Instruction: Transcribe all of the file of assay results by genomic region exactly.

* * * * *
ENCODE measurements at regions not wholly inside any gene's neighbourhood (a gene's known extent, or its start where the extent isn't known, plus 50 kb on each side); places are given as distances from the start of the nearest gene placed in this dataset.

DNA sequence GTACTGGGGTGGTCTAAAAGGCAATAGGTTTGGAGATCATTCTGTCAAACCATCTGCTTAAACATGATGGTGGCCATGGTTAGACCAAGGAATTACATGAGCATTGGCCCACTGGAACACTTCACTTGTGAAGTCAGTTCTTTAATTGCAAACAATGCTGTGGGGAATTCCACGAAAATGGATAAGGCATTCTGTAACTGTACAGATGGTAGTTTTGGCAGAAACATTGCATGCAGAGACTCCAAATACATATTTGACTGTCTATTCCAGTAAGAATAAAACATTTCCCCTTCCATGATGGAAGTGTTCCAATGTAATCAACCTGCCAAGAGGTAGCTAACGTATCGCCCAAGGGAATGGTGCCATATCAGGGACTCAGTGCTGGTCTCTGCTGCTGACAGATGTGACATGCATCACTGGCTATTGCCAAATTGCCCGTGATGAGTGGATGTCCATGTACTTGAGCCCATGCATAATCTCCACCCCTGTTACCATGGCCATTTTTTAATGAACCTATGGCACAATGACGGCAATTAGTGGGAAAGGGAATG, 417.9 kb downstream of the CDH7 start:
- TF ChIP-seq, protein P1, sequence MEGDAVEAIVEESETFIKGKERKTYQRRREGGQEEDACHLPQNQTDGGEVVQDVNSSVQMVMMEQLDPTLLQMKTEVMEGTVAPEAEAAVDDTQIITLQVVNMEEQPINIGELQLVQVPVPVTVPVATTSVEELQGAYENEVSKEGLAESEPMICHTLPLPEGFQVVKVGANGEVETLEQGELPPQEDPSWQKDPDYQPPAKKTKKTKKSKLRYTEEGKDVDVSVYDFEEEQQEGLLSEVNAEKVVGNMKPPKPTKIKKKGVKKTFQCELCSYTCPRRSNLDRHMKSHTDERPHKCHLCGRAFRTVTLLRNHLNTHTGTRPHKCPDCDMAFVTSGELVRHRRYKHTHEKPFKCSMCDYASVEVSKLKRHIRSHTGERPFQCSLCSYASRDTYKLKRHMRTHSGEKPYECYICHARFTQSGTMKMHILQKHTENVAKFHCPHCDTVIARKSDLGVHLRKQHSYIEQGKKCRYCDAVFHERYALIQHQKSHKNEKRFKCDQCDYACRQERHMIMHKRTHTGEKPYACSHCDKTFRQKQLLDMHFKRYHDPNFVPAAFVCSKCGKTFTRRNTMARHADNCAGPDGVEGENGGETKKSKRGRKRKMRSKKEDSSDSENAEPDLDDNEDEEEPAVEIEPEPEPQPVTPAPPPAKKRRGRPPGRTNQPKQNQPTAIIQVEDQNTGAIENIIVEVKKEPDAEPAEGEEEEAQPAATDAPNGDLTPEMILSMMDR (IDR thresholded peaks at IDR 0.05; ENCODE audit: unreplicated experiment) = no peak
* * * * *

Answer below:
ENCODE measurements at regions not wholly inside any gene's neighbourhood (a gene's known extent, or its start where the extent isn't known, plus 50 kb on each side); places are given as distances from the start of the nearest gene placed in this dataset.

DNA sequence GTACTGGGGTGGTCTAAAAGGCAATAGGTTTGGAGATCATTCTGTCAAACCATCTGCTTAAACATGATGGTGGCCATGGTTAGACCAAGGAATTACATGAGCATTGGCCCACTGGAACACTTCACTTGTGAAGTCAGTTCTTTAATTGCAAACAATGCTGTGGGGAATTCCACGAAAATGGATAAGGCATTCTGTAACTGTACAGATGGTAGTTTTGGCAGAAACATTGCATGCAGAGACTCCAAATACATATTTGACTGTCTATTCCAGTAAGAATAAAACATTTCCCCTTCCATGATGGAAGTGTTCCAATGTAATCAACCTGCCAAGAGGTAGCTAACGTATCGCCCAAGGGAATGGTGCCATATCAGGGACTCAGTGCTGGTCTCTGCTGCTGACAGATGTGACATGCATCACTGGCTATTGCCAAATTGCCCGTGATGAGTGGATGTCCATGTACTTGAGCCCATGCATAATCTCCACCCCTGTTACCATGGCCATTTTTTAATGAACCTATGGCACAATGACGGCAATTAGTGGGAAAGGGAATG, 417.9 kb downstream of the CDH7 start:
- TF ChIP-seq, protein P1, sequence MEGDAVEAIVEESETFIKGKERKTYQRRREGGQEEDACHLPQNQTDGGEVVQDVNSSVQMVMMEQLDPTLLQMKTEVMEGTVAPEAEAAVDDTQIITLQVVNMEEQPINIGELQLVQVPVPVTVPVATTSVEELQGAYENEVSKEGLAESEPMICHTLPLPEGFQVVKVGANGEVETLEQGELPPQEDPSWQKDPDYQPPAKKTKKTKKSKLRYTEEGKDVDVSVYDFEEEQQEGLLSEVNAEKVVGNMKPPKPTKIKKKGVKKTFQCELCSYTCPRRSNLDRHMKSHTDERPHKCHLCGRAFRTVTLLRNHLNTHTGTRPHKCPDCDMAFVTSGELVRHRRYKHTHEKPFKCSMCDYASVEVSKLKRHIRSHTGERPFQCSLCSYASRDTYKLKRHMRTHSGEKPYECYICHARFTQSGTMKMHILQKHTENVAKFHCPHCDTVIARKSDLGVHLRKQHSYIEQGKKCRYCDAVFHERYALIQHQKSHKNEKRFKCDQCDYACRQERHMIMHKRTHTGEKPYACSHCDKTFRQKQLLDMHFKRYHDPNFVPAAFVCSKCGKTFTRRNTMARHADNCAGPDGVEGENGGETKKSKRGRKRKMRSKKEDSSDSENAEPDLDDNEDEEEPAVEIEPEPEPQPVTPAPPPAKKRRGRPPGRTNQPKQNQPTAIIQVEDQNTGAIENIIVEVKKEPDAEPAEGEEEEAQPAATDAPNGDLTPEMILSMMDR (IDR thresholded peaks at IDR 0.05; ENCODE audit: unreplicated experiment) = no peak